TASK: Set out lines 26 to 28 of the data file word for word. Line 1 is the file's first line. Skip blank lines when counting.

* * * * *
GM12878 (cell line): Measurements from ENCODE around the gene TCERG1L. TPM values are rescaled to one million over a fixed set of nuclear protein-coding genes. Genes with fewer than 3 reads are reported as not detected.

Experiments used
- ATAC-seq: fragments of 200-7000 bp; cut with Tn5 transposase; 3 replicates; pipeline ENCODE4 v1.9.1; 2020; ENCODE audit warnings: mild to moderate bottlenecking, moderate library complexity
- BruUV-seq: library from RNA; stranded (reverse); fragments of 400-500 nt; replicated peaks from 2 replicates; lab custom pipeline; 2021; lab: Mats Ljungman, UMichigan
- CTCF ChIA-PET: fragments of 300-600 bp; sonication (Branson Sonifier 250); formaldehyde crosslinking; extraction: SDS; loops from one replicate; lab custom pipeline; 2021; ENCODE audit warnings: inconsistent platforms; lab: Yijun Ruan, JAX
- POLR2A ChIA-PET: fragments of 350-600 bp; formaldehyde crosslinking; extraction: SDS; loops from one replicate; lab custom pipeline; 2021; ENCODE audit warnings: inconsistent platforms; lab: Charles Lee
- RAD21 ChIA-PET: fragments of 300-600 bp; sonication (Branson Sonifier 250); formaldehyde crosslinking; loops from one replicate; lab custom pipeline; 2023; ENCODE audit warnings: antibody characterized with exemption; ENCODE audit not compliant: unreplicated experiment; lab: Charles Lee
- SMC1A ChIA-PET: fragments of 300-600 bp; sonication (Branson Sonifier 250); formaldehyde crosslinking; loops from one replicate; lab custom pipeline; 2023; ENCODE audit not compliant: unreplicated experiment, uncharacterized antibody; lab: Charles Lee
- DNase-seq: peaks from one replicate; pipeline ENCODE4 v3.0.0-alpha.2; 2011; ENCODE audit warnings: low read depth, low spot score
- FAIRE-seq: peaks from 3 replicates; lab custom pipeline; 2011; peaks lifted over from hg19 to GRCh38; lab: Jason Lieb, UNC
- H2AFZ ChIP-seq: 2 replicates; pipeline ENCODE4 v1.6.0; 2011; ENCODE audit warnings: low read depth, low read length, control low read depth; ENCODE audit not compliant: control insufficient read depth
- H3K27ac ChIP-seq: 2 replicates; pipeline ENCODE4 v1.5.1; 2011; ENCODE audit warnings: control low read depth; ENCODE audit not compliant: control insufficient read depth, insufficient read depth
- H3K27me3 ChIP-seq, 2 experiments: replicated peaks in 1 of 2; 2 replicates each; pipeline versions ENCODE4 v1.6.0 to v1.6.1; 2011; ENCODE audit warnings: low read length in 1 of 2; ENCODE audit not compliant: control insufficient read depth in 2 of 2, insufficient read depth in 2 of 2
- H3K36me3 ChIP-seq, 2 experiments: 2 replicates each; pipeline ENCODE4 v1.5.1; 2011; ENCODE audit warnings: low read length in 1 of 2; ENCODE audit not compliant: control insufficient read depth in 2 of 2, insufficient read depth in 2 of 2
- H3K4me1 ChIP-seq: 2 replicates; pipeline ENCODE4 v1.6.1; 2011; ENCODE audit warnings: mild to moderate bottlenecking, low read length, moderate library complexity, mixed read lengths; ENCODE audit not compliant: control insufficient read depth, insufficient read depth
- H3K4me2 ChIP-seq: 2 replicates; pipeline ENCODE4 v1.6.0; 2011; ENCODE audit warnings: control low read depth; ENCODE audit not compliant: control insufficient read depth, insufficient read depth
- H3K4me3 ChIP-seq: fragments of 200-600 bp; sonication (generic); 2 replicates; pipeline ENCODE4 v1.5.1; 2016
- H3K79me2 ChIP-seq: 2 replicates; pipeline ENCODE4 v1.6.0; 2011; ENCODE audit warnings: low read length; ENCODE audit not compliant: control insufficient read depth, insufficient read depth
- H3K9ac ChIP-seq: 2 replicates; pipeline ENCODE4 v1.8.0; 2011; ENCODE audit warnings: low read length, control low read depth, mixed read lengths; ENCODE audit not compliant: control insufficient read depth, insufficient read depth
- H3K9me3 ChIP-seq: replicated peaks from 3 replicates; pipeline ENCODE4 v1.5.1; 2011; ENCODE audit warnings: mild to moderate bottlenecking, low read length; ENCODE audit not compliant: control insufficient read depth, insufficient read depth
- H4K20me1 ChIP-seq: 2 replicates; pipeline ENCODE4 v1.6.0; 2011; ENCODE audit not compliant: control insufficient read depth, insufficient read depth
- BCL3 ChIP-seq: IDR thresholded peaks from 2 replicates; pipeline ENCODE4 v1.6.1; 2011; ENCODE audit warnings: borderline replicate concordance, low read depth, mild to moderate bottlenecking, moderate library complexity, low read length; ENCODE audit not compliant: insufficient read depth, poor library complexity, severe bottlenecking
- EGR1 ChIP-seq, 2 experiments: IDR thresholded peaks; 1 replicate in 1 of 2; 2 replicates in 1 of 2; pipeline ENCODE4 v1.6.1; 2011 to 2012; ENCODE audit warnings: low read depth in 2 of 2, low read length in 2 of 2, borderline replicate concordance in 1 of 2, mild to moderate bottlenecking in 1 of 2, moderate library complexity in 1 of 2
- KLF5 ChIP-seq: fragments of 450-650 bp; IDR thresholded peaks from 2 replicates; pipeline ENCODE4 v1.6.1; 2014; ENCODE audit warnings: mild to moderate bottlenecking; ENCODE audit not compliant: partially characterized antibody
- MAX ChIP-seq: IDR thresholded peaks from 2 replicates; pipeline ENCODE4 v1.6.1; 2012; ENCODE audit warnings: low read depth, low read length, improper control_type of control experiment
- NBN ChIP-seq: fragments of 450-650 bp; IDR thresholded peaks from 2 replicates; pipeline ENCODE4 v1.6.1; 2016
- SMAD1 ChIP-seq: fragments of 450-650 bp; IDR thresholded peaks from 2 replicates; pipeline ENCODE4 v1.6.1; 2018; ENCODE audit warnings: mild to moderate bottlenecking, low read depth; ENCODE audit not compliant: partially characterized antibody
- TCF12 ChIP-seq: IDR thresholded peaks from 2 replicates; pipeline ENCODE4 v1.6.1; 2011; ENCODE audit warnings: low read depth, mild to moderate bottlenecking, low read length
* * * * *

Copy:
- NBN ChIP-seq: fragments of 450-650 bp; IDR thresholded peaks from 2 replicates; pipeline ENCODE4 v1.6.1; 2016
- SMAD1 ChIP-seq: fragments of 450-650 bp; IDR thresholded peaks from 2 replicates; pipeline ENCODE4 v1.6.1; 2018; ENCODE audit warnings: mild to moderate bottlenecking, low read depth; ENCODE audit not compliant: partially characterized antibody
- TCF12 ChIP-seq: IDR thresholded peaks from 2 replicates; pipeline ENCODE4 v1.6.1; 2011; ENCODE audit warnings: low read depth, mild to moderate bottlenecking, low read length